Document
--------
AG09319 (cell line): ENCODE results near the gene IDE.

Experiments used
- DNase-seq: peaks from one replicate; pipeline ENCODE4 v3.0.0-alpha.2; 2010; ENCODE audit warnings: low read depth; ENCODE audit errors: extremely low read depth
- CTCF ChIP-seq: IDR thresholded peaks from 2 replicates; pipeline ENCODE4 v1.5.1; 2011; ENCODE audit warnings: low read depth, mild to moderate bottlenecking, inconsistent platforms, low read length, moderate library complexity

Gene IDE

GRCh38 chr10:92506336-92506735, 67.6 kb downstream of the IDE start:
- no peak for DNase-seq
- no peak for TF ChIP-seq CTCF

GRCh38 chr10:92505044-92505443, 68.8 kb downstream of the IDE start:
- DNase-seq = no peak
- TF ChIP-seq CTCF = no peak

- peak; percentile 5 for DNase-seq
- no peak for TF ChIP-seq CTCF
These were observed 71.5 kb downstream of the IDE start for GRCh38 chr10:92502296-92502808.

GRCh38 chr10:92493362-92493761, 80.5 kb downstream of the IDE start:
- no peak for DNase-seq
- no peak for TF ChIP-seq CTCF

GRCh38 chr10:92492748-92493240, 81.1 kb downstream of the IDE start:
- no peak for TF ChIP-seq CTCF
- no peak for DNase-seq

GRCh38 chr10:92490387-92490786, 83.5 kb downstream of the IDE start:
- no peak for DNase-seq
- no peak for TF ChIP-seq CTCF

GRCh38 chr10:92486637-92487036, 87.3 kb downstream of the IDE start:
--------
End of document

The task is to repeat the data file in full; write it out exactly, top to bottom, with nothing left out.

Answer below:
AG09319 (cell line): ENCODE results near the gene IDE.

Experiments used
- DNase-seq: peaks from one replicate; pipeline ENCODE4 v3.0.0-alpha.2; 2010; ENCODE audit warnings: low read depth; ENCODE audit errors: extremely low read depth
- CTCF ChIP-seq: IDR thresholded peaks from 2 replicates; pipeline ENCODE4 v1.5.1; 2011; ENCODE audit warnings: low read depth, mild to moderate bottlenecking, inconsistent platforms, low read length, moderate library complexity

Gene IDE

GRCh38 chr10:92506336-92506735, 67.6 kb downstream of the IDE start:
- no peak for DNase-seq
- no peak for TF ChIP-seq CTCF

GRCh38 chr10:92505044-92505443, 68.8 kb downstream of the IDE start:
- DNase-seq = no peak
- TF ChIP-seq CTCF = no peak

- peak; percentile 5 for DNase-seq
- no peak for TF ChIP-seq CTCF
These were observed 71.5 kb downstream of the IDE start for GRCh38 chr10:92502296-92502808.

GRCh38 chr10:92493362-92493761, 80.5 kb downstream of the IDE start:
- no peak for DNase-seq
- no peak for TF ChIP-seq CTCF

GRCh38 chr10:92492748-92493240, 81.1 kb downstream of the IDE start:
- no peak for TF ChIP-seq CTCF
- no peak for DNase-seq

GRCh38 chr10:92490387-92490786, 83.5 kb downstream of the IDE start:
- no peak for DNase-seq
- no peak for TF ChIP-seq CTCF

GRCh38 chr10:92486637-92487036, 87.3 kb downstream of the IDE start: